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Don't have an account? Schools are a critical development context for adolescents. Most research focuses on individual students and their development, but a focus on the climate of schools is crucial for analyzing policy innovations as well as student wellbeing. This chapter focuses on the school experiences of lesbian, gay, bisexual, and transgender LGBT students, a group for whom school safety is a pressing concern.
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Policy and Gay, Lesbian, Bisexual, Transgender and Intersex Students
Advising Lesbian, Gay, Bisexual, Transgender, and Queer College Students
It seems that you're in Germany. We have a dedicated site for Germany. This book addresses policy research on homophobic and transphobic bullying in schools. It covers quantitative and qualitative research into policy impacts for gay, lesbian, bisexual, transgender and intersex students. It draws on a large-scale Australian study of the impacts of different kinds of policy at the national, state, sector and school level. Since new guidelines were released by UNESCO, homophobic and transphobic bullying in schools has become a key area of interest around the world.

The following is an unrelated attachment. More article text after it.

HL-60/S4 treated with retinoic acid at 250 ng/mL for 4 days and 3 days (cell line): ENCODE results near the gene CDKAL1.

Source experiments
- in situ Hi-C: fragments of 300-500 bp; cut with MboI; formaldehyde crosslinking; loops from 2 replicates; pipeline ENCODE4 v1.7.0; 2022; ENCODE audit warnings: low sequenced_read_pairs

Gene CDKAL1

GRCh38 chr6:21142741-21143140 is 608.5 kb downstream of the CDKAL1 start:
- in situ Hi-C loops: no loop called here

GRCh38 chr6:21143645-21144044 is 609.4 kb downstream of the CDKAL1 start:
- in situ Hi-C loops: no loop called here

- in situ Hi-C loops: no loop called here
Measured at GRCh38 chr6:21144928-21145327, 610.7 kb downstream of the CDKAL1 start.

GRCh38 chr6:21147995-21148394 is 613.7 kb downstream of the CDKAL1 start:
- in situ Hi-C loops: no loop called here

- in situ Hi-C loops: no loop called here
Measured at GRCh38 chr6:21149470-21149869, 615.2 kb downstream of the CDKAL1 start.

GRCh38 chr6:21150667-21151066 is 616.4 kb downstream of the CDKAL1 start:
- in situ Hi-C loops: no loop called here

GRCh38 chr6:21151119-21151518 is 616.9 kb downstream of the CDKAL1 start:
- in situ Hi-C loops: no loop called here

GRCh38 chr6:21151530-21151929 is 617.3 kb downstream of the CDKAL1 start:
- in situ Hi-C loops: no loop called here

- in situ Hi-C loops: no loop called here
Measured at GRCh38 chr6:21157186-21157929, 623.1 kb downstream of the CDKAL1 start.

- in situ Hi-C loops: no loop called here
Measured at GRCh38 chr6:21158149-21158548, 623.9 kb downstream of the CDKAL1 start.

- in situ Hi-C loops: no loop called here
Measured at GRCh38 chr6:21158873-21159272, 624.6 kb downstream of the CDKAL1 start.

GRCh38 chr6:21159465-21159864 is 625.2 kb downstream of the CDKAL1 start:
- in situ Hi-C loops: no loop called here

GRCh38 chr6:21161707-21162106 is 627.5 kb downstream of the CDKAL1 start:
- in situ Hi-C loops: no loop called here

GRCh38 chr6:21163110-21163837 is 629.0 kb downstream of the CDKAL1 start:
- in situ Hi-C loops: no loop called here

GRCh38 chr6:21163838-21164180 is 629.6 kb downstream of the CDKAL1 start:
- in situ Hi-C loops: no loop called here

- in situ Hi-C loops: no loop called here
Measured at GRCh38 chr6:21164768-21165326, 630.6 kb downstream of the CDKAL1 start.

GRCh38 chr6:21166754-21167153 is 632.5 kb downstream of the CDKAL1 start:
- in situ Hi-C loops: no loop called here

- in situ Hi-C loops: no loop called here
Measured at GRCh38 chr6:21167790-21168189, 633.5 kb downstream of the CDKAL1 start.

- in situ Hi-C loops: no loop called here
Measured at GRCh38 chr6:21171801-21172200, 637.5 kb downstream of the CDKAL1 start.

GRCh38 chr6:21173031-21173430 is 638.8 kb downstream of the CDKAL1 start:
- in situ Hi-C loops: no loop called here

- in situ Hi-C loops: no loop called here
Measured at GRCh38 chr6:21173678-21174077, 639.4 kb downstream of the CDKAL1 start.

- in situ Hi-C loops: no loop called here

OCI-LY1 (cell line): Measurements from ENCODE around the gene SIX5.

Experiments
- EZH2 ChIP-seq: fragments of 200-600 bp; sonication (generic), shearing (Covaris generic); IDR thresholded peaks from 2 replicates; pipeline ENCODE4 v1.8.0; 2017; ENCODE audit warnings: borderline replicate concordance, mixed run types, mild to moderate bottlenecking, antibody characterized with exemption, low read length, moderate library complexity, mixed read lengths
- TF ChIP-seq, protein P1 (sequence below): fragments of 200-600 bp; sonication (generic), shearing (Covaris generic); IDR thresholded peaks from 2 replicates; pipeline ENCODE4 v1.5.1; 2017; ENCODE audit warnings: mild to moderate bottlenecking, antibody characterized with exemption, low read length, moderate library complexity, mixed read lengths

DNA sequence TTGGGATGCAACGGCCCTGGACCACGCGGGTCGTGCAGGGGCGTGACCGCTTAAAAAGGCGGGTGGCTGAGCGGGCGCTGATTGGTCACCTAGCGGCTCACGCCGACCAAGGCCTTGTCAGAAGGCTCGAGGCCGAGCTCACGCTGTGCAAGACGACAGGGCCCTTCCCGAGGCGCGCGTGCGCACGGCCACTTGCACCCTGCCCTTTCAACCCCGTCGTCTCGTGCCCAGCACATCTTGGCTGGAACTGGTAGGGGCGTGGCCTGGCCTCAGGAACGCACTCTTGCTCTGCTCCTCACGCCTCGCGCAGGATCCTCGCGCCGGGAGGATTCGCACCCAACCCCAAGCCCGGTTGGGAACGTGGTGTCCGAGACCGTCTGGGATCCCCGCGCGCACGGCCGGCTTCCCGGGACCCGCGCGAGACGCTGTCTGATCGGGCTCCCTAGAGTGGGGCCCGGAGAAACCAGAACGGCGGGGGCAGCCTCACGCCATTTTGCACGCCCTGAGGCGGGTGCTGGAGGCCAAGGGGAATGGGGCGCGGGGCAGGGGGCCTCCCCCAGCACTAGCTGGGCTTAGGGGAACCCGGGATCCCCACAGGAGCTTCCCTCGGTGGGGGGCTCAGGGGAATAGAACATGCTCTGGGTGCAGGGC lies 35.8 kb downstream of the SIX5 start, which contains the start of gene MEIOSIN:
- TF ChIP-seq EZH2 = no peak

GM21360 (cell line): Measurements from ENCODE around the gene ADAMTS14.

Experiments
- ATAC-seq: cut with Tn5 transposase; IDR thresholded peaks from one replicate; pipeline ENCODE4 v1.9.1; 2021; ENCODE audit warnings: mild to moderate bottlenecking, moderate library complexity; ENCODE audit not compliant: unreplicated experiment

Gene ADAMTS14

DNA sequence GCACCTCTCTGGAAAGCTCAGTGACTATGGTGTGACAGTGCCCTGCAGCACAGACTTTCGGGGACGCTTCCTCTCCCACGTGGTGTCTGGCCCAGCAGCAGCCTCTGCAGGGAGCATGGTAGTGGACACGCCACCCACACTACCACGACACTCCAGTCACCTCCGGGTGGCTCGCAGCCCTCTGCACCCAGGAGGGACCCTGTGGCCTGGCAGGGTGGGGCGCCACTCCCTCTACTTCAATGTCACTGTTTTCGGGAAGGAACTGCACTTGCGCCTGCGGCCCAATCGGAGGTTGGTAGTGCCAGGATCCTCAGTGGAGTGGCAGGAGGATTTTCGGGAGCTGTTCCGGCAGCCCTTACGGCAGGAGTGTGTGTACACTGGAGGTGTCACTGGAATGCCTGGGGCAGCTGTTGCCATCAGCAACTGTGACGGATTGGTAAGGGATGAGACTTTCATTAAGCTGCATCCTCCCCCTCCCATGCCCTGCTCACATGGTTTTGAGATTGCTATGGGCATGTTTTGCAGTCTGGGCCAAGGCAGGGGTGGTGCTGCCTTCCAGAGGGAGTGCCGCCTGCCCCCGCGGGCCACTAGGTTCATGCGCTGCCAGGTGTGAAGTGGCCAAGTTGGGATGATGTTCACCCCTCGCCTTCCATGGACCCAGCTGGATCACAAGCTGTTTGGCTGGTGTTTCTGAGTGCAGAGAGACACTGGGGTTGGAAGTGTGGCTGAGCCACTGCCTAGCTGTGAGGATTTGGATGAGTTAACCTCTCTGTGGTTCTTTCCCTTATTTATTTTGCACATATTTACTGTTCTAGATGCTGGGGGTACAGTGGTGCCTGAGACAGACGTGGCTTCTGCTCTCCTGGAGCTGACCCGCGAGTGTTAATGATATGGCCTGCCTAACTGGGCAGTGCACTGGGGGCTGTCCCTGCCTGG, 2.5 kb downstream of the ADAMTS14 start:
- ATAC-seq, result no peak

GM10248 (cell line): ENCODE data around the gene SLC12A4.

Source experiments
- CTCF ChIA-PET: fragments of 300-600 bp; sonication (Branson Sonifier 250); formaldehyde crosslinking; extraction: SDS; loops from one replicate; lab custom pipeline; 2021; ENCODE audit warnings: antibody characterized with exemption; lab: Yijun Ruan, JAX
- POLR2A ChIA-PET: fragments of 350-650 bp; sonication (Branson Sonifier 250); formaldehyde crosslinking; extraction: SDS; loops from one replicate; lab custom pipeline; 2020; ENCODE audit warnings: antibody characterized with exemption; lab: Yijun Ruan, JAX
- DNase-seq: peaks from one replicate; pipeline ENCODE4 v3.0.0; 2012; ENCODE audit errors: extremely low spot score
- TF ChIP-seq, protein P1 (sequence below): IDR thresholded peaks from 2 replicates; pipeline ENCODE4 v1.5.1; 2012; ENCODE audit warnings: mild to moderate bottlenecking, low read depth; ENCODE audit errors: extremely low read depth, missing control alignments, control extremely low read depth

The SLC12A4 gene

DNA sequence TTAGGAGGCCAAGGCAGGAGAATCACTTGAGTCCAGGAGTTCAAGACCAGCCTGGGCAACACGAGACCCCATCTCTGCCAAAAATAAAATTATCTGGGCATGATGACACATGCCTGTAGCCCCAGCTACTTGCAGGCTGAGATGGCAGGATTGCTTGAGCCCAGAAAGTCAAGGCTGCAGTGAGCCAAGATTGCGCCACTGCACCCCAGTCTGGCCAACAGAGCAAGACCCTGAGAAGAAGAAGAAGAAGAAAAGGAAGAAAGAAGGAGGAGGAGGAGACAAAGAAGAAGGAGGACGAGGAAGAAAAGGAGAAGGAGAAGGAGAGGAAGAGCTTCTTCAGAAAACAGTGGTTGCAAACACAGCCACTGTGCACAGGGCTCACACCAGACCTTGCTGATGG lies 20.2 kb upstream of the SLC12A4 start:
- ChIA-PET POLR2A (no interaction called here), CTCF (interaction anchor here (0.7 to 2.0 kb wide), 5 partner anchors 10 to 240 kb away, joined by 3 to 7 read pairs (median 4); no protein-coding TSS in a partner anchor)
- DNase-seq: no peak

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Safe Schools for Lesbian, Gay, Bisexual, and Transgender Students
Positive environments are important to help all youth thrive. On this page, find resources from the CDC, other government agencies, and community organizations for LGBT Youth, their friends, educators, parents, and family members to support positive environments. Some LGBT youth are more likely than their heterosexual peers to experience negative health and life outcomes. It is critical for the parents, guardians, and other family members of LGBT youth to have access to the resources they need to ensure their LGBT children are protected and supported.
Lack of family and school support may lead to adverse outcomes for Lesbian, Gay, Bisexual and Questioning youth in Wisconsin. Despite the fact that nine in ten Wisconsin high school students report supportive families and about two-thirds said their teachers really care and give support and encouragement, far fewer Lesbian, Gay, Bisexual or questioning LGBQ students perceive these supports, according to a recent report from the Department of Health Services DHS. Students who report these supports are more likely to earn good grades and avoid the risky behaviors of underage drinking, illegal drug use, and early sexual activity that can imperil their education and their health.